Students at the University of North Carolina at Chapel Hill are organizing an Alternative Commencement Ceremony to celebrate the achievements of the class of 2012 without symbolically honoring New York City Mayor Michael Bloomberg, who will speak at the official University commencement on May 13th.
Students decided to organize the ceremony in light of Bloomberg’s support for what became a violent eviction of Occupy Wall Street protesters from Zuccotti Park, and the NYPD’s repression of credentialed journalists who attempted to enter the park during the eviction process. The students also take issue with Bloomberg’s handling of New York City public schools, for which he has received harsh criticism from teachers, parents, and community members. Organizers are further concerned by the recently exposed NYPD blanket surveillance of Muslim student groups and community centers across the northeast, and most recently by Bloomberg’s public support for the financial giant Goldman Sachs, which has been implicated in manipulative and fraudulent banking practices which contributed to the financial collapse of 2007.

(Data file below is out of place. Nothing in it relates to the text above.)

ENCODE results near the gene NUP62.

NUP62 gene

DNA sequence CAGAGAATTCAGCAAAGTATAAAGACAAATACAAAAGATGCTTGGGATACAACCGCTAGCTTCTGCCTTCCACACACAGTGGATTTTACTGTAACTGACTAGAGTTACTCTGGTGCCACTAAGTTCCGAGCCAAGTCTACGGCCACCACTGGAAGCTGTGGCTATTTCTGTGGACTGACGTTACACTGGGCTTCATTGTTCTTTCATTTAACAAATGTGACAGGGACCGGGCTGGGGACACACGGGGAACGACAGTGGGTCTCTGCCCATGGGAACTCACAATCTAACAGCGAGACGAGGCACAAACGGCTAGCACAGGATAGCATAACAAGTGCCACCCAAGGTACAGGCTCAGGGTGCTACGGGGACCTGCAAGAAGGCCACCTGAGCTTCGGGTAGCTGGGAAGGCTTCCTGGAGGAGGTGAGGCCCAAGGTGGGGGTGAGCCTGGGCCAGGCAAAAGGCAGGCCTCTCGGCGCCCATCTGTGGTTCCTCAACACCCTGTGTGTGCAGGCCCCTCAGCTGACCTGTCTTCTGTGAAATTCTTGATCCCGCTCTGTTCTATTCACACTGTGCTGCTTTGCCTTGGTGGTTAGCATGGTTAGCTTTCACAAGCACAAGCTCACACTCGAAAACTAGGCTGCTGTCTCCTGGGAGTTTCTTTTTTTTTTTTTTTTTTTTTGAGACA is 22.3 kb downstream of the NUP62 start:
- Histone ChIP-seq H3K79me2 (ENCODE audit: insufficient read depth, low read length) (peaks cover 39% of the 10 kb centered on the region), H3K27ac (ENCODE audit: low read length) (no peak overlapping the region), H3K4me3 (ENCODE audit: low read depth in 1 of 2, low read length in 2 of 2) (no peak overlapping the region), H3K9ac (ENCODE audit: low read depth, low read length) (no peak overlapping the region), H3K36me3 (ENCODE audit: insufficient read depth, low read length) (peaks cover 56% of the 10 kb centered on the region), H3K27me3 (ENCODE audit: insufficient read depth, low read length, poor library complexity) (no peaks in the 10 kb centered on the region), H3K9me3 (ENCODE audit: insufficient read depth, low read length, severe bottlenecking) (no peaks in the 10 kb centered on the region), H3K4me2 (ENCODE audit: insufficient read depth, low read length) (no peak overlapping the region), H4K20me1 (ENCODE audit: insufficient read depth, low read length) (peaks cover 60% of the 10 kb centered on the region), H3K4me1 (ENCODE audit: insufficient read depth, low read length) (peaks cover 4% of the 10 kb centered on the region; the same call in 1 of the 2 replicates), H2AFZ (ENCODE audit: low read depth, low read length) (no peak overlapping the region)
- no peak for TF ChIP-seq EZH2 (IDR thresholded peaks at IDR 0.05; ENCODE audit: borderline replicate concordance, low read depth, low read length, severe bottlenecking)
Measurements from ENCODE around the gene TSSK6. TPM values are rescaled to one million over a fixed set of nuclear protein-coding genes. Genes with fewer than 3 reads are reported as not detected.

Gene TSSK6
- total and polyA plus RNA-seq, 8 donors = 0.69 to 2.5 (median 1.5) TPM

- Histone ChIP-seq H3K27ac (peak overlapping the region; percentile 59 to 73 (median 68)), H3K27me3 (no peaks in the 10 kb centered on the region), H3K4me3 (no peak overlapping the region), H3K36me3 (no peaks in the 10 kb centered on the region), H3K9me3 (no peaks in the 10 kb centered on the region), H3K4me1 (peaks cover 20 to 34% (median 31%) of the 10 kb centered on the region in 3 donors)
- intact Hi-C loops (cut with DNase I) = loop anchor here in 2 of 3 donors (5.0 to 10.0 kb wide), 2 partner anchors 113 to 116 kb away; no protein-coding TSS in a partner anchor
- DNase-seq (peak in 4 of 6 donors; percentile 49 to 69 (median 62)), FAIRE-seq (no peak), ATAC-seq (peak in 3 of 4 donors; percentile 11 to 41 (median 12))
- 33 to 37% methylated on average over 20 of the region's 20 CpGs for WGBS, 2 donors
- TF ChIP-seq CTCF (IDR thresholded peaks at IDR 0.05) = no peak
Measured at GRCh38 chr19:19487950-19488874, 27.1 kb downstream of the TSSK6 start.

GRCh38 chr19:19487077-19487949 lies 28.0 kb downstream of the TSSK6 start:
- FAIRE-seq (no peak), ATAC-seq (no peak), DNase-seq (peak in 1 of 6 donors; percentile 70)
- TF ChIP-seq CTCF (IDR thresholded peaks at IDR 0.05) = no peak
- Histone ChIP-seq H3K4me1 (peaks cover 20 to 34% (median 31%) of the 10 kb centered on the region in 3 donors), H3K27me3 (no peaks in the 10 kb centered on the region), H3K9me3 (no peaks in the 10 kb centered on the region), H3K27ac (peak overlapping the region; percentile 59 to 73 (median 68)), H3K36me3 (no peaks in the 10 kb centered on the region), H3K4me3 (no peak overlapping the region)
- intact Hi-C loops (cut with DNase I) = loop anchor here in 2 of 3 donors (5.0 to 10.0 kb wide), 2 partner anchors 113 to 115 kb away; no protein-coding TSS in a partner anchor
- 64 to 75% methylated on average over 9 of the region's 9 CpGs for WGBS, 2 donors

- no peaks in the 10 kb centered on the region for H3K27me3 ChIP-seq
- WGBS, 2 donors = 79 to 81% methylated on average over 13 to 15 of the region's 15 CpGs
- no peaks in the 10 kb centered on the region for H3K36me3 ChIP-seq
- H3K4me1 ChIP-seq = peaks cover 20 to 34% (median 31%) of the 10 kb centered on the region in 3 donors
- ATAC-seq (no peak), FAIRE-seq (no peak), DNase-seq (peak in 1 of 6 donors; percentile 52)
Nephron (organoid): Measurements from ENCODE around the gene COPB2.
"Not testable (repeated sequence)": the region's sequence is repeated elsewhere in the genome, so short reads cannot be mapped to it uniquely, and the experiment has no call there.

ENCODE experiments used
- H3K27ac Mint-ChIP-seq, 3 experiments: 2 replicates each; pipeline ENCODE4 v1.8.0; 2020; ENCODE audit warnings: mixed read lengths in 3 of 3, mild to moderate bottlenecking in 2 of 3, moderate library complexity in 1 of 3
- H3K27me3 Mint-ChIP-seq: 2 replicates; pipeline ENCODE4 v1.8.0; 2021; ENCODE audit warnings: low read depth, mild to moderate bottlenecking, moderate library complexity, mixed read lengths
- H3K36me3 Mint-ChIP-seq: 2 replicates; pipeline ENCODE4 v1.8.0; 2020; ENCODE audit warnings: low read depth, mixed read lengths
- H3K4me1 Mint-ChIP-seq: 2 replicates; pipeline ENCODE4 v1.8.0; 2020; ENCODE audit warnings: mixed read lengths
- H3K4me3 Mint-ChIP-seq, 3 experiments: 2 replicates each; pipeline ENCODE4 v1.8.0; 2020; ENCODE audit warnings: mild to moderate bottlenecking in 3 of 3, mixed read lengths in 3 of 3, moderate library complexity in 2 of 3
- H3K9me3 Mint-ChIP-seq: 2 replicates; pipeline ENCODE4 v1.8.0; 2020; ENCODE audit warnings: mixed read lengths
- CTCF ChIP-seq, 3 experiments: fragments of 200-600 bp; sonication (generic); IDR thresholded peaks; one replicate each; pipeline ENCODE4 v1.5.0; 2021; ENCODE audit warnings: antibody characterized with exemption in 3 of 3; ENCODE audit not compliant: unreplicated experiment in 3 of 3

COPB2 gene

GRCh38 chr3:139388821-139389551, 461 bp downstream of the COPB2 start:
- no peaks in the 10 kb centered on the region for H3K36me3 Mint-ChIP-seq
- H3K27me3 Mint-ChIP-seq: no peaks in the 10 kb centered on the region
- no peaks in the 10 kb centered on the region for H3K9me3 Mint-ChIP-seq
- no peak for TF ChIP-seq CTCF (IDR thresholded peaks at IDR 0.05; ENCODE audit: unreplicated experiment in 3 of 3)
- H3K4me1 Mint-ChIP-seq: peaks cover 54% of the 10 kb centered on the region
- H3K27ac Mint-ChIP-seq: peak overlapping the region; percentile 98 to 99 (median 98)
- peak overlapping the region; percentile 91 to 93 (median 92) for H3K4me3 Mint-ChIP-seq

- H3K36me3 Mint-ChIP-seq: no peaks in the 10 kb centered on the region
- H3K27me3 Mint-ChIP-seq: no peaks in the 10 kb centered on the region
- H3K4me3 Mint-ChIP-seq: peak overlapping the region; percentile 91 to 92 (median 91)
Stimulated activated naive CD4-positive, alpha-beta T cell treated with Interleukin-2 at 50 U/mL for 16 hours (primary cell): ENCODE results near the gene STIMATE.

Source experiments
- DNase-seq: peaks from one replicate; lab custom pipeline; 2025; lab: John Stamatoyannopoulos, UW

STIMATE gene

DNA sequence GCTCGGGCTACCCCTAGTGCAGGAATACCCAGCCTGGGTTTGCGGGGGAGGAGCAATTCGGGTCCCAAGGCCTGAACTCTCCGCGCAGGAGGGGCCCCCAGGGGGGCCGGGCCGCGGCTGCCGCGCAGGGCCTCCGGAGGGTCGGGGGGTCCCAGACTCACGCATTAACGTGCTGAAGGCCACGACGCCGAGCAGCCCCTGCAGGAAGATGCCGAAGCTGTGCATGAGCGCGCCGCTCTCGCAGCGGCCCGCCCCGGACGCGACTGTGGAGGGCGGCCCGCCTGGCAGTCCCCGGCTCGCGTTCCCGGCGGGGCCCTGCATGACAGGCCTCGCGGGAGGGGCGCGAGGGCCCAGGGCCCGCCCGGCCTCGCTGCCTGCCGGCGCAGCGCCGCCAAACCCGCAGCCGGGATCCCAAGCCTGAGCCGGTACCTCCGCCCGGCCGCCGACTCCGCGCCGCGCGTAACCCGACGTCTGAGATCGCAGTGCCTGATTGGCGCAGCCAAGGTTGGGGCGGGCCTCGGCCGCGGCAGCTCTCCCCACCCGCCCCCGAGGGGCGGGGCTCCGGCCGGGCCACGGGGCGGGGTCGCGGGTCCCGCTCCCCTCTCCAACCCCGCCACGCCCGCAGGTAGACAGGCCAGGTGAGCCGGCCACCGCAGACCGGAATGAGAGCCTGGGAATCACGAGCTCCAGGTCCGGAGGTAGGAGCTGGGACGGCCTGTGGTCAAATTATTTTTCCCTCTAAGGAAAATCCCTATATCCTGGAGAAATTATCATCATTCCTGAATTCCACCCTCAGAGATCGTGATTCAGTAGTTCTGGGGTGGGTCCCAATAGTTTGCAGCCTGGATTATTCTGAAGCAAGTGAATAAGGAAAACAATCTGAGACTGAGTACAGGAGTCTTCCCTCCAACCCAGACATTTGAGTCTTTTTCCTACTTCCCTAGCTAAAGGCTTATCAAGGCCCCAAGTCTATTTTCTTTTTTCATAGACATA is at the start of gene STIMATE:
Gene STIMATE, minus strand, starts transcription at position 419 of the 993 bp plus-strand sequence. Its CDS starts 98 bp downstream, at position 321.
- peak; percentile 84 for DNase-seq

This is what we need as Bloomberg starts thinking about national office. He is banking on the fact that being an Independent in an age of odious partisanship will propel his career in federal government.
As teachers in New York City, we want to fight the day-to-day battles against Mayoral control, school closings and charters by taking to the streets. This is necessary work, the type that seems to be getting more popular every day.
We need to use this inspiring work to tarnish Bloomberg’s name on the national stage. He has met with Obama and signaled his willingness to work with a president from either major party. Combine this with his comments about the NYPD being his own army, his desire to fire 50% of NYC teachers and his crusades against smoking and trans-fats and you get a clear picture of an out-of-touch megalomaniac.
It is easy for Bloomberg to be bipartisan, because he is a corporatist with the means to fund his own political career. He does not need to latch on to any major party to run a political campaign.
This helps explain his fear of Occupy. Occupy is bipartisan in its own way, more accurately post-partisan, and the last thing he wants is a grassroots movement to steal his thunder. He wants to represent the next stage of politics where party does not matter. Yet, it is just a stage and is designed to maintain the corporate status quo.
Occupy is more than a stage. It represents a new era aimed at dismantling corporatism. It, like Bloomberg, keeps its distance from both major parties. They are Bloomberg’s direct competitor.
Hopefully, the coming American Spring will end up destroying Bloomberg’s national reputation. As we can see from the University of North Carolina, that process has already started.